Super73 has created an online portal of state-by-state e-bike laws

If you've ever wondered what your local laws are around electrified two-wheelers, wonder no more.

Super73 e-bike riding on a street.

Electric bike company Super73 — responsible for the highly desirable R-series, among two-wheeled delights — has created an online portal where visitors can find the laws regarding e-bike usage in all fifty states. Around the country, the fast-growing e-bike industry is regulated inconsistently, and frequently under the same laws that cover mopeds even though the two categories of vehicles operate in fundamentally different ways.

Super73 says the objective with releasing the portal is to push for changes in state regulations to recognize e-bikes as a new class of vehicle unto itself — not as motor vehicles, but rather, as traditional bikes with some added oomph. As the industry grows bigger, updated laws will bring clarity on where and how riders can use the bikes.


Don't call it a motorcycle — E-bikes are typically throttled at a top speed of 28 mph, meaning they aren't capable of sharing all roads with motorized vehicles. They shouldn't, for instance, go anywhere near highways. And, crucially, they're pedal-assisted — the motor stops providing forward acceleration when the rider stops pedaling. The idea with e-bikes is that by giving the rider a bit of a boost, they can ride further than they would otherwise. That assistance is also helpful on big hills, and makes e-bikes a great choice for commuters, or for people who want to ride bicycles but are concerned about their fitness abilities, especially when trying to keep up with seasoned riders. E-bikes can also help those discouraged from riding due to physical limitations like disability or age.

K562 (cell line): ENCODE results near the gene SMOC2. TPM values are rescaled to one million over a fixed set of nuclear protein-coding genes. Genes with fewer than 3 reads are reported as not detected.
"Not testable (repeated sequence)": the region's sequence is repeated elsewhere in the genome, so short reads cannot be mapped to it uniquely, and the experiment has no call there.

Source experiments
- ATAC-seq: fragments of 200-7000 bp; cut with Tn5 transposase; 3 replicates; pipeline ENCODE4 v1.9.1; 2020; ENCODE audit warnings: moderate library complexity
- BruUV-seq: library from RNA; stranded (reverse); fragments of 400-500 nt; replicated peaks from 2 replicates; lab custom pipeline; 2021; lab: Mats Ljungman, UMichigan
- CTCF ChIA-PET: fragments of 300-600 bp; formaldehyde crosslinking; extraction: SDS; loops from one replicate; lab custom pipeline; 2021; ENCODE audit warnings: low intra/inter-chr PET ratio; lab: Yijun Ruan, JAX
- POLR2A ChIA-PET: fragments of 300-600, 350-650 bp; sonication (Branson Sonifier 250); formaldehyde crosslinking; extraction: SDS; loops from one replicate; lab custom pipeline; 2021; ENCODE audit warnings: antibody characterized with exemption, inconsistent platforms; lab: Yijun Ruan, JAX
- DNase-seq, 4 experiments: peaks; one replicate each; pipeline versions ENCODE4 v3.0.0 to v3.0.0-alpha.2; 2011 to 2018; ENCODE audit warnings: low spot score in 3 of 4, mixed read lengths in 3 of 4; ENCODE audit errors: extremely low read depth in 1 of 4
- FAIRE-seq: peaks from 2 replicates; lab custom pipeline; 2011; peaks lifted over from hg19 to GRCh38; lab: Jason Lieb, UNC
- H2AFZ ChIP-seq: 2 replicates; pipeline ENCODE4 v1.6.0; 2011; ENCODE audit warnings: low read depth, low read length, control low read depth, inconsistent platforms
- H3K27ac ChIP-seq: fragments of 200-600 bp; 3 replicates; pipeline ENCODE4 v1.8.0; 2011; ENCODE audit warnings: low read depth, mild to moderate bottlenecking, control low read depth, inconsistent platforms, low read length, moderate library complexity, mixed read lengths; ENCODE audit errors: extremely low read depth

E-bikes are also, of course, good for the environment and urban mobility, too. They have the potential to free up lots of real estate taken up by cars and they don't release harmful emissions. The electric mobility space has been maturing quickly as battery prices come down. A company called Swiftmile, for example, is building a network of hundreds of free e-bike charging stations in cities around the U.S., and companies like Unagi are offering long-term e-scooter rentals for those concerned about service or maintenance.

Self-regulation — The e-bike industry has tried to accelerate (no pun intended) the adoption of new standards by creating its own three-class system to categorize electric bikes based on their maximum assisted speed. The system could give local governing bodies a framework with which to decide where they want to carve out prohibitions on e-bikes, such as on specified paths or trails.

Already, 28 states have passed laws that define three classes of e-bikes using these standards, according to a letter by industry group PeopleForBikes. The group has suggested several proposals for any new regulation, such as minimum age requirements to ride e-bikes and a standard for how large their electric motors can be.